Brady Kay Howell
Brady Kay Howell, 26, a beloved and fun-loving husband, son, brother, uncle and friend, died suddenly while working at the Pentagon on the morning of September 11, 2001, as a result of a tragic attack on the United States of America.
Brady was born April 4, 1975 in Rexburg, Idaho. His childhood and adolescence were spent in Sugar City, Idaho, where he was actively involved in many activities at school, with friends, and with his family. He was a student-body president of Sugar-Salem High School and received his Eagle Scout award. In high school he participated in student government, track, drama, Swing Choir, speech, football and Boys’ State. Loaded with a happy disposition, determination, and a love for anything fun, Brady sparked many memorable events his family and friends will always treasure. He conveyed his zest for life and kindness to all he met.
As a lifelong devoted member of the Church of Jesus Christ of Latter-day Saints, Brady served a two-year mission to the Canary Islands. More recently, he also served as a Primary teacher and Cub Scout Master for the Boy Scouts of America. His love and faith touched the lives of many, especially the children he taught at Church.
On November 8, 1996, Brady married his friend and love, Elizabeth “Liz” Anderson of Honeyville, Utah, in the Bountiful, Utah L.D.S. Temple. Together they shared love, mutual support and many adventures. Brady never corresponded with family or friends without mentioning his love and appreciation of his precious wife.
Brady received a Master’s degree in Public Administration from the Maxwell School of Citizenship and Public Affairs at Syracuse University in New York, while working for the Office of National Security Studies. He received undergraduate degrees in Political Science from Utah State University in Logan, Utah, and Ricks College in Rexburg, Idaho. Brady’s intellect, character and integrity resulted in his selection to the Presidential Management Internship (PMI) program in Washington, DC upon graduation from Maxwell. It was through this prestigious program that Brady chose to begin his bright career in public service. Through the impressions that Brady made, he managed to secure a very competitive position with the Chief of Naval Operations. As a fan of Tom Clancy’s Jack Ryan and James Bond, Brady always wanted to earn a Top Secret clearance. Consequently, he strived to live his life in a manner consistent with those worthy of a nation’s trust, and was granted the privilege of a Top Secret clearance just several weeks before his death. He wore his many Pentagon and Navy identification clearance badges with a humble dignity, always conscious of the responsibility that accompanied them.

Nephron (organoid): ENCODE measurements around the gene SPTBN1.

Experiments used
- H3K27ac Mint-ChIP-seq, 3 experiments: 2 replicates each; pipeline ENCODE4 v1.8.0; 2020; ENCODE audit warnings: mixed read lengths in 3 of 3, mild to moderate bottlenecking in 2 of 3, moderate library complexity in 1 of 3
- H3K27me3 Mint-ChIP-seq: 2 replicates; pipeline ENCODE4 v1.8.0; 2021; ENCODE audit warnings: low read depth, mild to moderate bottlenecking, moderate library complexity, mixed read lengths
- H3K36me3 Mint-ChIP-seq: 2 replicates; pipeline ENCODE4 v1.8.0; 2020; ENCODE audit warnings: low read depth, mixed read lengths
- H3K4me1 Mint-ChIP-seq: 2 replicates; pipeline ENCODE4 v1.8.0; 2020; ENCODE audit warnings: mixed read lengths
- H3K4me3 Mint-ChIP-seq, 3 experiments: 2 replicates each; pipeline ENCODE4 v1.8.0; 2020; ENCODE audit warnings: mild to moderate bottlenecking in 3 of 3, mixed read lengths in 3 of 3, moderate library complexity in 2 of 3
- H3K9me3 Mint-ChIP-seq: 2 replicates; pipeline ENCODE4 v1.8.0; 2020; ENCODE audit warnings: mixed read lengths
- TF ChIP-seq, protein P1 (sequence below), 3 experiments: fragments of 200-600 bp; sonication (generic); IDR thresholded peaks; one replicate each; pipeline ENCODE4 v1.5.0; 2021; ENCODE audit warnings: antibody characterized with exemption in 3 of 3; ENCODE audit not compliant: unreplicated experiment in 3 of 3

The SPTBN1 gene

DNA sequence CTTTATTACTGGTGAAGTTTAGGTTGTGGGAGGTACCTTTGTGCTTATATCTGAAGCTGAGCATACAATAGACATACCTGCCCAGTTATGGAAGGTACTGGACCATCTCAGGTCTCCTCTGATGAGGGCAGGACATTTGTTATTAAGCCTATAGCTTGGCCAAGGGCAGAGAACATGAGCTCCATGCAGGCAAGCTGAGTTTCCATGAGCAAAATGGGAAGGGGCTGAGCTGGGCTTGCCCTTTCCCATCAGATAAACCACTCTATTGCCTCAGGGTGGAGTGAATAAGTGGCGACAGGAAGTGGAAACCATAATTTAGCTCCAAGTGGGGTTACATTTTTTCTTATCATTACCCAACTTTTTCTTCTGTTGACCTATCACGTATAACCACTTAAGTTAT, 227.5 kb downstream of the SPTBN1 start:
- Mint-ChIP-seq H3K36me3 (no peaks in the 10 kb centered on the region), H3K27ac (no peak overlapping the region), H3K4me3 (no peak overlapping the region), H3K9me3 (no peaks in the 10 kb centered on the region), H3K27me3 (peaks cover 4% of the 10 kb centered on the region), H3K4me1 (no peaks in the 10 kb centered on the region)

Brady posthumously received the Superior Civilian Service Medal for his accomplishments in the Navy. While assigned to the Chief of Naval Personnel Staff, Brady was focused on developing an understanding of the demographics of those sailors leaving the Navy. His significant knowledge of the relevant issues resulted in important contributions to the plans and policies that will govern Navy personnel into the future.
Brady’s next assignment was with the Resources, Requirements & Assessments Staff. While there, Brady developed program options that will influence the development of the Navy for years to come. After quickly assessing the imbalance between requirements and available funding for ship maintenance, he made cogent recommendations to address the situation, providing the basis for decisions affecting ship maintenance for the next five years.
Beginning in June 2001, Brady became the first PMI assigned to Director of Naval Intelligence Staff (DNI) where he first worked on the DNI’s Executive Board that sets strategy and policy for the entire Naval intelligence community. Most recently, he began training as a watch officer for the CNO Intelligence Plot (IP) – a position normally reserved for only the most qualified and promising intelligence officers. As an IP watch officer, Brady provided daily briefings to the Chief of Naval Operations, Secretary of the Navy, and other senior military and civilian decisionmakers. By his distinctive contributions and inspiring dedication to duty, Brady reflected great credit upon himself and upheld the highest traditions of the United States Naval Service.
More recently, Brady learned of his successful passing of the second and final phase of the Foreign Service Examination thereby qualifying him to work at the prestigious post of Foreign Service Officer.
In addition to the Superior Civilian Service Medal, Brady has been awarded the Defense of Freedom Medal, which is the civilian equivalent of the military’s Purple Heart. In making the award, Defense officials recognized Brady as being at his station of duty on September 11, 2001 in defense of his country in a capacity no different than that of a soldier on the field of combat or a sailor at sea in harm’s way.